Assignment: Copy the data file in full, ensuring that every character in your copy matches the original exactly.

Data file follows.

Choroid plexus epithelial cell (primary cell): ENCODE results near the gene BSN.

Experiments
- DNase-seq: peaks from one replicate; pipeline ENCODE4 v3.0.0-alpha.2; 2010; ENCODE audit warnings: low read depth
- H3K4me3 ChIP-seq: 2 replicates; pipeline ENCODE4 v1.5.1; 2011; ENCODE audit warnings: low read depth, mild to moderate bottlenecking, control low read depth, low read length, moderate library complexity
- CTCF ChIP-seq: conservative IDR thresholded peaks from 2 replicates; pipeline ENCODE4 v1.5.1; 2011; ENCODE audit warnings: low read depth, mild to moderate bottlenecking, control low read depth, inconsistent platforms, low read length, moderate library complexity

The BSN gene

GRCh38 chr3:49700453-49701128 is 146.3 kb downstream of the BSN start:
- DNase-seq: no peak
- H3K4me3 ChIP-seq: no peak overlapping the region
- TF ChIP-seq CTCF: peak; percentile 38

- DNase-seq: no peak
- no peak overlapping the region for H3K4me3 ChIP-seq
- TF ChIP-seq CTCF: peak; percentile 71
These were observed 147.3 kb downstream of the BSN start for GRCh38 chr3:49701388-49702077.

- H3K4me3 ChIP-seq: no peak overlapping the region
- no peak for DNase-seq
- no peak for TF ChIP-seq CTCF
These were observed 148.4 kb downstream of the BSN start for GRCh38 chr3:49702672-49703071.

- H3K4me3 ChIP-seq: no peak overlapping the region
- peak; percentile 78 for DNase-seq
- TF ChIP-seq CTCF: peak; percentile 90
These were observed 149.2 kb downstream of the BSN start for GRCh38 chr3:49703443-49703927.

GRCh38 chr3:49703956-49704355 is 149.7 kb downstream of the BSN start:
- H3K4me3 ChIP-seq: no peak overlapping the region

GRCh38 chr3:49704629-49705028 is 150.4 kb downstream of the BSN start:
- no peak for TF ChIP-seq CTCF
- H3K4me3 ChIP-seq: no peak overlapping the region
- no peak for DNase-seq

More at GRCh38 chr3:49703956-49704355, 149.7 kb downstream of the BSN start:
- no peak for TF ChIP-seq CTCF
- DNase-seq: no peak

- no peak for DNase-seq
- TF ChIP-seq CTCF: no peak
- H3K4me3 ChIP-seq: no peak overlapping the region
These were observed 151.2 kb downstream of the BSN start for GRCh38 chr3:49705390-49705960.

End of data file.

Choroid plexus epithelial cell (primary cell): ENCODE results near the gene BSN.

Experiments
- DNase-seq: peaks from one replicate; pipeline ENCODE4 v3.0.0-alpha.2; 2010; ENCODE audit warnings: low read depth
- H3K4me3 ChIP-seq: 2 replicates; pipeline ENCODE4 v1.5.1; 2011; ENCODE audit warnings: low read depth, mild to moderate bottlenecking, control low read depth, low read length, moderate library complexity
- CTCF ChIP-seq: conservative IDR thresholded peaks from 2 replicates; pipeline ENCODE4 v1.5.1; 2011; ENCODE audit warnings: low read depth, mild to moderate bottlenecking, control low read depth, inconsistent platforms, low read length, moderate library complexity

The BSN gene

GRCh38 chr3:49700453-49701128 is 146.3 kb downstream of the BSN start:
- DNase-seq: no peak
- H3K4me3 ChIP-seq: no peak overlapping the region
- TF ChIP-seq CTCF: peak; percentile 38

- DNase-seq: no peak
- no peak overlapping the region for H3K4me3 ChIP-seq
- TF ChIP-seq CTCF: peak; percentile 71
These were observed 147.3 kb downstream of the BSN start for GRCh38 chr3:49701388-49702077.

- H3K4me3 ChIP-seq: no peak overlapping the region
- no peak for DNase-seq
- no peak for TF ChIP-seq CTCF
These were observed 148.4 kb downstream of the BSN start for GRCh38 chr3:49702672-49703071.

- H3K4me3 ChIP-seq: no peak overlapping the region
- peak; percentile 78 for DNase-seq
- TF ChIP-seq CTCF: peak; percentile 90
These were observed 149.2 kb downstream of the BSN start for GRCh38 chr3:49703443-49703927.

GRCh38 chr3:49703956-49704355 is 149.7 kb downstream of the BSN start:
- H3K4me3 ChIP-seq: no peak overlapping the region

GRCh38 chr3:49704629-49705028 is 150.4 kb downstream of the BSN start:
- no peak for TF ChIP-seq CTCF
- H3K4me3 ChIP-seq: no peak overlapping the region
- no peak for DNase-seq

More at GRCh38 chr3:49703956-49704355, 149.7 kb downstream of the BSN start:
- no peak for TF ChIP-seq CTCF
- DNase-seq: no peak

- no peak for DNase-seq
- TF ChIP-seq CTCF: no peak
- H3K4me3 ChIP-seq: no peak overlapping the region
These were observed 151.2 kb downstream of the BSN start for GRCh38 chr3:49705390-49705960.